The United States paid Mexico $15,000,000 "in consideration of the extension acquired by the boundaries of the United States" and agreed to pay American citizens debts owed to them by the Mexican government. Other provisions included protection of property and civil rights of Mexican nationals living within the new boundaries of the United States, the promise of the United States to police its boundaries and compulsory arbitration of future disputes between the two countries.

Trist sent a copy to Washington by the fastest means available, forcing Polk to decide whether or not to repudiate the highly satisfactory handiwork of his discredited subordinate. Polk chose to forward the treaty to the Senate. When the Senate reluctantly ratified the treaty by a vote of 34 to 14 on March 10, 1848, it deleted Article X guaranteeing the protection of Mexican land grants. Following the ratification, U.S. troops were removed from the Mexican capital.

Lands acquired by Treaty of Guadalupe Hidalgo Map
Treaty of Guadalupe Hidalgo Map.jpg
Map of territory gained by Treaty of Guadalupe Hidalgo

Mexican Cession Map of Texas Expansion
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Treaty of Guadulupe Hidalgo Map and Growth of Texas

The Mexican-American War, which resulted in the Treaty of Guadalupe Hidalgo, was caused by the annexation and statehood of Texas by the United States. The Mexican War was "one of the most unjust ever waged by a stronger against a weaker nation. It was an instance of a republic following the bad example of European monarchies, in not considering justice in their desire to acquire additional territory." Words of General of the Union Army and Eighteenth President of the United States, Ulysses S. Grant
By simultaneously annexing and granting statehood to Texas on December 29, 1845, the United States had intentionally provoked Mexico, a nation that had never recognized the existence of the Republic of Texas, to war. After Texas entered into the Union as the 28th state, a state of war would exist between Mexico and the United States in merely 117 days, resulting in the Treaty of Guadalupe Hidalgo, the largest land acquisition (including Texas) in the history of the United States.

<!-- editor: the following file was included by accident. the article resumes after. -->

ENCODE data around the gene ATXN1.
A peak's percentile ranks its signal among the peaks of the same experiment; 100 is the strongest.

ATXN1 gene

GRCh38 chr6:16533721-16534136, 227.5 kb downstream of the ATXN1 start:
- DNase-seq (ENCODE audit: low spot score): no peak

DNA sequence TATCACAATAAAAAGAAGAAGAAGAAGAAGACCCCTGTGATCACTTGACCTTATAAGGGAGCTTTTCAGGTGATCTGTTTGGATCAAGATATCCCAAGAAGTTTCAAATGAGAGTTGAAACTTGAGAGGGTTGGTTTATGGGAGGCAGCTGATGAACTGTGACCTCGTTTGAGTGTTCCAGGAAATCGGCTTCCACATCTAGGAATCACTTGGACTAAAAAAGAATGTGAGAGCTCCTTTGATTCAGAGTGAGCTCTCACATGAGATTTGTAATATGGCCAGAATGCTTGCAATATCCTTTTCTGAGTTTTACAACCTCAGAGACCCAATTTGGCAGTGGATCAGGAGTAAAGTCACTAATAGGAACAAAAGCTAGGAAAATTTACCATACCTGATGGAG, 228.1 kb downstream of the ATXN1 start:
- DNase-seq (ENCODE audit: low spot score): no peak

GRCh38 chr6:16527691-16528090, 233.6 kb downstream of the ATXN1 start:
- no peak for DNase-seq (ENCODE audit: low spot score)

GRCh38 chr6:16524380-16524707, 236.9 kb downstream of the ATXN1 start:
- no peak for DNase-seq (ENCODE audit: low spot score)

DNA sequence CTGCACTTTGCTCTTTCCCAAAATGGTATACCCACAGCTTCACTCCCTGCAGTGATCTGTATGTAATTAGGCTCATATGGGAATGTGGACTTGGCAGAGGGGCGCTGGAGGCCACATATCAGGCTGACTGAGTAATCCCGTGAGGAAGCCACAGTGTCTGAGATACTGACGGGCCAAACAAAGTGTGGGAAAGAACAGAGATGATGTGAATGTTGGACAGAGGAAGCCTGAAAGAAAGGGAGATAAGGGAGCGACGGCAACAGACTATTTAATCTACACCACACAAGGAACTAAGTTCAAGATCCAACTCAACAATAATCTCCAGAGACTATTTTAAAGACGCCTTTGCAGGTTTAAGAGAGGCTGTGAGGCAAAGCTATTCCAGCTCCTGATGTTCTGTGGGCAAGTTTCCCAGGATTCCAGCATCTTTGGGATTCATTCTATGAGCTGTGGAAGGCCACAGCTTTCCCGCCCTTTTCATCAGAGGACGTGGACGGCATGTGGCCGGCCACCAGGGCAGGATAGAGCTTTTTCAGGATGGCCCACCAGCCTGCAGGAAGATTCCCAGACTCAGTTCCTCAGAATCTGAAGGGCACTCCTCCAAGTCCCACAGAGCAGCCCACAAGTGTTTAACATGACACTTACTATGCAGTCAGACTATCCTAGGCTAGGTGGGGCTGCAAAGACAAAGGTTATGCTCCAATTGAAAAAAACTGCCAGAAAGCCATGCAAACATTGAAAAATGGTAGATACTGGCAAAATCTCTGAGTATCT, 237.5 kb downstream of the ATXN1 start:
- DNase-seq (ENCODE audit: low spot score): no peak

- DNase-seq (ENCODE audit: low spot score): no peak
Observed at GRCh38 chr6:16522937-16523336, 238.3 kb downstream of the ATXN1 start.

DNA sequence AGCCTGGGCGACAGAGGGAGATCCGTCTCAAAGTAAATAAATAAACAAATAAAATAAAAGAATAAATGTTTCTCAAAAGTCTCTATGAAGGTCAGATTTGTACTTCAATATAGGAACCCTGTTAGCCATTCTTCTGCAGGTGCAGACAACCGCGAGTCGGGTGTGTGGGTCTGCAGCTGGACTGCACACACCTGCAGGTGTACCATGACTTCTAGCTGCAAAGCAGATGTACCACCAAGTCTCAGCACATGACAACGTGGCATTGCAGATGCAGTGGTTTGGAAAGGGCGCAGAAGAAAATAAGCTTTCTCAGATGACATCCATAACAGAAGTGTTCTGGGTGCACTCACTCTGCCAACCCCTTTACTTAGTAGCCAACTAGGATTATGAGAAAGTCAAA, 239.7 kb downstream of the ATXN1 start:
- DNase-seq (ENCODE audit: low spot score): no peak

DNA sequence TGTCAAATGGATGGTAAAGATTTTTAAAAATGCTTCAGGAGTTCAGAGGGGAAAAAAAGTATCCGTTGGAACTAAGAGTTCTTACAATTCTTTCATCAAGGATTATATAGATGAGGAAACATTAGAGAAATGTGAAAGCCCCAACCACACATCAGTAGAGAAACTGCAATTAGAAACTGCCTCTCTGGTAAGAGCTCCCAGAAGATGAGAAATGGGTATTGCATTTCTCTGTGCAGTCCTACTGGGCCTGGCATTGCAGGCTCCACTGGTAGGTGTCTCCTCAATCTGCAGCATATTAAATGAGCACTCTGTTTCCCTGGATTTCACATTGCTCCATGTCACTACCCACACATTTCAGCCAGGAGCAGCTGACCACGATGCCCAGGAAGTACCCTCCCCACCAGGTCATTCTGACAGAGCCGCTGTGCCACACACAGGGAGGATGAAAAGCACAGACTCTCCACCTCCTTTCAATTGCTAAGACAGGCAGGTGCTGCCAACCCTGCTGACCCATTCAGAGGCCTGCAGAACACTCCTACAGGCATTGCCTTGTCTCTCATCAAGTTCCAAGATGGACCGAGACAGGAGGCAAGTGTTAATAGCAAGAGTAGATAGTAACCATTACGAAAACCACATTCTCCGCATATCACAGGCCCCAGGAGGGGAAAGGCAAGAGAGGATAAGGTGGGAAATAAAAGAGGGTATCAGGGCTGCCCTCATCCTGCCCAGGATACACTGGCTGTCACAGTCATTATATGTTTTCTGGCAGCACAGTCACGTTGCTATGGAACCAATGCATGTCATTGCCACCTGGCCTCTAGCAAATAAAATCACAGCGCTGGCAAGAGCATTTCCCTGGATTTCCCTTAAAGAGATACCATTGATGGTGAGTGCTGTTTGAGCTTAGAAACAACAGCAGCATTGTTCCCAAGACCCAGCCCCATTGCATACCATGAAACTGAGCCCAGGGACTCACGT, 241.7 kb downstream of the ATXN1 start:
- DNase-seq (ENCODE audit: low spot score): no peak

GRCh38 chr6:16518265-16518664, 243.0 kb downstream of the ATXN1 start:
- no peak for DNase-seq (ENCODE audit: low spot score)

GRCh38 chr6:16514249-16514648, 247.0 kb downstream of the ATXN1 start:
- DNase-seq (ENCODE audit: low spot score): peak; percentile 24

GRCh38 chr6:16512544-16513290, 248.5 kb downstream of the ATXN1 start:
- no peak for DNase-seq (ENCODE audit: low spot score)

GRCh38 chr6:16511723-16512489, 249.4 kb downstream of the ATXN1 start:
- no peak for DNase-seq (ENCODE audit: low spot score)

Once the Mexican Cession was signed, 55% of the vast territory of Mexico was signed over to the United States, thus extending the borders of the U.S. from sea to shining sea. It also removed from its doorsteps the footprints of the global powers of England, France, and Spain henceforth. Until the Mexican Cession in 1848, the lands that now formed the United States had long been a struggle between many nations that had once staked their claims of ownership.

As a result of the Battle of the Alamo and the Texas War of Independence, Mexico would soon succumb to political discord, civil strife, and finally civil war. Following the Mexican War, Mexico was burdened with staggering debt, the loss of 55% of its territory, and a collapsed economy. France would even make a grand effort to conquer what it referred to as a weakened Mexico in 1862, only to be repulsed at the Battle of Puebla on May 5, 1862, by a much smaller, yet determined Mexican force. To commemorate the Mexican victory, it is celebrated annually as Cinco de Mayo.

The United States too would pay a hefty price because of its acquisition of Mexican territory. With the Mexican Cession in 1848, formally the Treaty of Guadalupe Hidalgo, the nation purchased territory that forms the present-day U.S. states of California, Nevada, Utah, most of Arizona, about half of New Mexico, about a quarter of Colorado, and a small section of Wyoming. The Treaty also forced Mexico to officially recognize Texas and its boundaries. Until 1850 the nation had hosted 15 free and 15 slave states, creating a balance between proslavery and free states. When California was admitted to the Union as a free state in 1850, the United States soon added three additional free states with Minnesota in 1858, Oregon in 1859, and Kansas in 1861. The nation was now confronted with an imbalance of power and influence between slave and free states, known as sectionalism, which served only to fuel existing tensions between the North and South. The Mexican Cession of 1848 resulted in the Compromise of 1850 and a rapid shift in political power and influence that favored the North. While the Compromise of 1850 fanned the flames of sectionalism, in just eleven years, 1861, the nation would be engaged in bloody Civil War.

Sources: Library of Congress, National Archives, U.S. State Department, National Park Service, Memoirs of U.S. Grant.